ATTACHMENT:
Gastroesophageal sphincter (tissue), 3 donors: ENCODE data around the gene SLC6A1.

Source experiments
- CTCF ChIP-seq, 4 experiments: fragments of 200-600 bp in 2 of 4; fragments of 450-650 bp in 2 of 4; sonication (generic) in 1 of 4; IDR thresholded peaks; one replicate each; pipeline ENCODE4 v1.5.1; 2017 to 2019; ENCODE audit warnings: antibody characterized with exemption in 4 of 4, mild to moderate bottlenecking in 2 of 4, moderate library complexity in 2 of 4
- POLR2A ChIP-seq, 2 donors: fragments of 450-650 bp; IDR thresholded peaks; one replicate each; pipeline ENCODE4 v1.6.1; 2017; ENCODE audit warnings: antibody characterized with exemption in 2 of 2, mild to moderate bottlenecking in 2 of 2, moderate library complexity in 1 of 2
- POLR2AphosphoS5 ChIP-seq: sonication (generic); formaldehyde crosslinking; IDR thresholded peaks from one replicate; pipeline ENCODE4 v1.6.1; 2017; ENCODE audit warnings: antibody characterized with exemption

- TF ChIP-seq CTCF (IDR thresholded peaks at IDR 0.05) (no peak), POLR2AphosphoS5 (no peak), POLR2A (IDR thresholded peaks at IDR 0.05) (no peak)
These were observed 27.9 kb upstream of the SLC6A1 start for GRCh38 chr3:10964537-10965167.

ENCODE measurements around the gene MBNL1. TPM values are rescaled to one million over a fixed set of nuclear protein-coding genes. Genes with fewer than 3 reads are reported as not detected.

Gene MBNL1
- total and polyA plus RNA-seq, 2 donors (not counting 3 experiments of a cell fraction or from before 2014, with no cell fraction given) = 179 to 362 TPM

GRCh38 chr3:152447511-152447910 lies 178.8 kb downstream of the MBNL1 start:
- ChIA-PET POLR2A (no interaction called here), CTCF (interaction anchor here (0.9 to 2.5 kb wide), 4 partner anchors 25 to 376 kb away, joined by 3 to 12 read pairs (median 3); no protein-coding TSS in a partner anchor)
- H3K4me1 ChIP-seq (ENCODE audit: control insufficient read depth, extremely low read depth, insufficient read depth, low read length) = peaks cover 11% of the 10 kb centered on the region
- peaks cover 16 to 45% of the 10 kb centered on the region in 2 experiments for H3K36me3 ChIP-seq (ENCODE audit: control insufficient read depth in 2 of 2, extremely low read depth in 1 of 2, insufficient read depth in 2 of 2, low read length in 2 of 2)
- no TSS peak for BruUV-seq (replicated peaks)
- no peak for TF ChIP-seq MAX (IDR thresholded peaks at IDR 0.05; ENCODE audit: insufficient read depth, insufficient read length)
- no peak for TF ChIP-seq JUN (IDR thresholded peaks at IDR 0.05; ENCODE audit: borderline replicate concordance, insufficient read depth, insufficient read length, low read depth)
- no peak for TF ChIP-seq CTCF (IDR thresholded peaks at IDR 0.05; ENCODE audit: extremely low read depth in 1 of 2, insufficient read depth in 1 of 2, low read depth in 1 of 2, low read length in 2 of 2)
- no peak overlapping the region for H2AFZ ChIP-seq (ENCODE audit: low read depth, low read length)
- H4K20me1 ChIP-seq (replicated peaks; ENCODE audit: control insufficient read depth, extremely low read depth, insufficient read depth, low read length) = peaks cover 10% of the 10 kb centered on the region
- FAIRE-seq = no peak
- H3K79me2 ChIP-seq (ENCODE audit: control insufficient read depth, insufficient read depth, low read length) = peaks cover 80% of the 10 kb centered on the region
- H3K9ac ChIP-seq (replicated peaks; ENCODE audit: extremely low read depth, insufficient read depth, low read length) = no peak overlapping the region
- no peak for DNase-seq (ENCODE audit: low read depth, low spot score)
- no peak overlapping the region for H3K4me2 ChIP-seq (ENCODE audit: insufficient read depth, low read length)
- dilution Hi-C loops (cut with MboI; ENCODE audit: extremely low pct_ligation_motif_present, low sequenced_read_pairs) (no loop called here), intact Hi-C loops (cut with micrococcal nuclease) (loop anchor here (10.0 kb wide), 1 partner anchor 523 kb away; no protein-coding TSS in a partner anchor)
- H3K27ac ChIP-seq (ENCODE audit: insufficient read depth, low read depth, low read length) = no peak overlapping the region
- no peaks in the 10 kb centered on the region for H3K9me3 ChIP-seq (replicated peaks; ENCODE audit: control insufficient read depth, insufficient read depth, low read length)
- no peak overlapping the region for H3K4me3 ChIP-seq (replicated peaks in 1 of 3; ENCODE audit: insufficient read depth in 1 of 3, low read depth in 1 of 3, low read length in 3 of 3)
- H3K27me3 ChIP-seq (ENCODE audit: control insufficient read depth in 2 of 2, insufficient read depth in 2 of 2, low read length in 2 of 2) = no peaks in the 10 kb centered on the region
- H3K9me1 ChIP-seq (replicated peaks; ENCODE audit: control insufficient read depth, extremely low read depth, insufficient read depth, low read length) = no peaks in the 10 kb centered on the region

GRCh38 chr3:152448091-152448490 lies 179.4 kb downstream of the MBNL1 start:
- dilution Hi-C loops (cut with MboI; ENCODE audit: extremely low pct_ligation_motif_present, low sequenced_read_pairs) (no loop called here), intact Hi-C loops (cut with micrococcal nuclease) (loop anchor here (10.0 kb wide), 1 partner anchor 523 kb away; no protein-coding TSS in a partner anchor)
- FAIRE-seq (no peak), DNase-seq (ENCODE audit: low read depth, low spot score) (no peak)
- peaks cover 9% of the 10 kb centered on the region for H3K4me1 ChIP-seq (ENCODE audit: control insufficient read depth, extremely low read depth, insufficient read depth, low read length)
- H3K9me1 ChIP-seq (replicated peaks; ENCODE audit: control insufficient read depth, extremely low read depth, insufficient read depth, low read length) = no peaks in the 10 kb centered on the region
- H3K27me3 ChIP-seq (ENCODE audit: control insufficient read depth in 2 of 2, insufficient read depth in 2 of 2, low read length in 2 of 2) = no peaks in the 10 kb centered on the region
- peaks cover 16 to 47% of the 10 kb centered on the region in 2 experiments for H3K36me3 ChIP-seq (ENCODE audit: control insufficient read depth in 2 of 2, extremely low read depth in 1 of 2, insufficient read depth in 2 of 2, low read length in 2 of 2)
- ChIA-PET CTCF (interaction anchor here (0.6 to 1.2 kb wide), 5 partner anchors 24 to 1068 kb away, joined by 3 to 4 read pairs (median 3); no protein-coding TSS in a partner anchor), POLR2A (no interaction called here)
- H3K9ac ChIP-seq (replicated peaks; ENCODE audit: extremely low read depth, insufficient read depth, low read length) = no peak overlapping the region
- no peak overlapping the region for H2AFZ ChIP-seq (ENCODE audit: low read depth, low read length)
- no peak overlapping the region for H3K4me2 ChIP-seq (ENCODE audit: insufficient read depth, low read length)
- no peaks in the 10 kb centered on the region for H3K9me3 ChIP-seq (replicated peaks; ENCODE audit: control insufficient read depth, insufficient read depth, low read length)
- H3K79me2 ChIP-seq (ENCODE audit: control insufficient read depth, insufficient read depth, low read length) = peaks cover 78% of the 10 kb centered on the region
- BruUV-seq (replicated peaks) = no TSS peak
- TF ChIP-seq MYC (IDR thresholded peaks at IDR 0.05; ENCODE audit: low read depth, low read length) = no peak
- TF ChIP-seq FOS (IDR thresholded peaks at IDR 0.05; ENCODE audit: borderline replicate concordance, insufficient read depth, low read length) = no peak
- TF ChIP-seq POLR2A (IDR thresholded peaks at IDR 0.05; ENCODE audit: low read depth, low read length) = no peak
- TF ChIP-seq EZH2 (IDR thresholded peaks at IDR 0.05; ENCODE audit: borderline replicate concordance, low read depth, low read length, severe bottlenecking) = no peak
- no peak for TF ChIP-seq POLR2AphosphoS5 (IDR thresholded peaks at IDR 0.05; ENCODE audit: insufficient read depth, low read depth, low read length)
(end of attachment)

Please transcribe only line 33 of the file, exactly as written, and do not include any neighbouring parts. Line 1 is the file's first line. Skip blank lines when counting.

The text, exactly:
- dilution Hi-C loops (cut with MboI; ENCODE audit: extremely low pct_ligation_motif_present, low sequenced_read_pairs) (no loop called here), intact Hi-C loops (cut with micrococcal nuclease) (loop anchor here (10.0 kb wide), 1 partner anchor 523 kb away; no protein-coding TSS in a partner anchor)